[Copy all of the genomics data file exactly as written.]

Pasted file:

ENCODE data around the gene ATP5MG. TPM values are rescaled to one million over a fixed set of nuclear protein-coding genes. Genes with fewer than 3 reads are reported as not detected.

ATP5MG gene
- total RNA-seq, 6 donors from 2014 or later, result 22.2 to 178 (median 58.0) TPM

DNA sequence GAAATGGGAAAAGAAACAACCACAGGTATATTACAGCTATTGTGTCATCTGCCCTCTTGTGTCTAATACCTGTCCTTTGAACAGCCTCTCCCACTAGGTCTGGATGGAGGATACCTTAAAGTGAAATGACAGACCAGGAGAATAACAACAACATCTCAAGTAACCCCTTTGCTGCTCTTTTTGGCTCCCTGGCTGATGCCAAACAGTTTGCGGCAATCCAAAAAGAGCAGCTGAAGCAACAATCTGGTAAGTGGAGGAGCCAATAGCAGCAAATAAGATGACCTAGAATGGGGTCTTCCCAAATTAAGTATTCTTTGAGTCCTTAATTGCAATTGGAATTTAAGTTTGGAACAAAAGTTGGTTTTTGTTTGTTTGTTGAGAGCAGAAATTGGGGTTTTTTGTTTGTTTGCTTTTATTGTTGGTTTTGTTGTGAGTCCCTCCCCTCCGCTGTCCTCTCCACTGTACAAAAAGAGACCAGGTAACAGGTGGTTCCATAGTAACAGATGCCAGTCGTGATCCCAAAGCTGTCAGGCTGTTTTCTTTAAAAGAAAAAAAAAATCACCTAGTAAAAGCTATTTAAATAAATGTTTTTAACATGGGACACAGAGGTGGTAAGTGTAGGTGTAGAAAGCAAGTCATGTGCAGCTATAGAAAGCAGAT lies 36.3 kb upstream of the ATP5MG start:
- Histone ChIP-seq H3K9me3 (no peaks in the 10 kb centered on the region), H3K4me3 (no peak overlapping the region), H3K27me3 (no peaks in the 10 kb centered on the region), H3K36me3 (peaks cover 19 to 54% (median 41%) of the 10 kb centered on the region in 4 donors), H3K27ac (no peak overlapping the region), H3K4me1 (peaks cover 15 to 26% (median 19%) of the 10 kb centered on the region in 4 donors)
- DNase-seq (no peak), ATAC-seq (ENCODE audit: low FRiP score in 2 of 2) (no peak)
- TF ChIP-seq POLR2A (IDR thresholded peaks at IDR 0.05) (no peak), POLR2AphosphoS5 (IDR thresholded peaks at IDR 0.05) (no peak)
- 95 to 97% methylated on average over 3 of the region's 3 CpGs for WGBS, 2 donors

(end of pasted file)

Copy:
ENCODE data around the gene ATP5MG. TPM values are rescaled to one million over a fixed set of nuclear protein-coding genes. Genes with fewer than 3 reads are reported as not detected.

ATP5MG gene
- total RNA-seq, 6 donors from 2014 or later, result 22.2 to 178 (median 58.0) TPM

DNA sequence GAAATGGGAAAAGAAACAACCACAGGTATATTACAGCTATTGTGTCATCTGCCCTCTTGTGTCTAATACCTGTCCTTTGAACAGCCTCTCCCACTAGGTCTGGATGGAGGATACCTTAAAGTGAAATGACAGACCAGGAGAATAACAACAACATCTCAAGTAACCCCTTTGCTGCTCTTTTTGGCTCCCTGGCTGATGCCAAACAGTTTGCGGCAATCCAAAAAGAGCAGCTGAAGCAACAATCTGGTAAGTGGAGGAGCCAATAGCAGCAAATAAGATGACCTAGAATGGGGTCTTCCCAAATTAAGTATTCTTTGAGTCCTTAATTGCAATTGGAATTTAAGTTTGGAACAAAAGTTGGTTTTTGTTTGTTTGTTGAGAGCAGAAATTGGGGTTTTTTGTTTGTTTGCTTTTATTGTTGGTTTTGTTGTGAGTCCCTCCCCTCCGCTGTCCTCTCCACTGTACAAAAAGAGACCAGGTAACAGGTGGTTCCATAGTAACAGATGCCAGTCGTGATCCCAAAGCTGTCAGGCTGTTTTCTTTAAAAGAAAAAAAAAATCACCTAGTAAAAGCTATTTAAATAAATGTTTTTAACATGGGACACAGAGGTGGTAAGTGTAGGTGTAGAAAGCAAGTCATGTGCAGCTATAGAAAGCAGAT lies 36.3 kb upstream of the ATP5MG start:
- Histone ChIP-seq H3K9me3 (no peaks in the 10 kb centered on the region), H3K4me3 (no peak overlapping the region), H3K27me3 (no peaks in the 10 kb centered on the region), H3K36me3 (peaks cover 19 to 54% (median 41%) of the 10 kb centered on the region in 4 donors), H3K27ac (no peak overlapping the region), H3K4me1 (peaks cover 15 to 26% (median 19%) of the 10 kb centered on the region in 4 donors)
- DNase-seq (no peak), ATAC-seq (ENCODE audit: low FRiP score in 2 of 2) (no peak)
- TF ChIP-seq POLR2A (IDR thresholded peaks at IDR 0.05) (no peak), POLR2AphosphoS5 (IDR thresholded peaks at IDR 0.05) (no peak)
- 95 to 97% methylated on average over 3 of the region's 3 CpGs for WGBS, 2 donors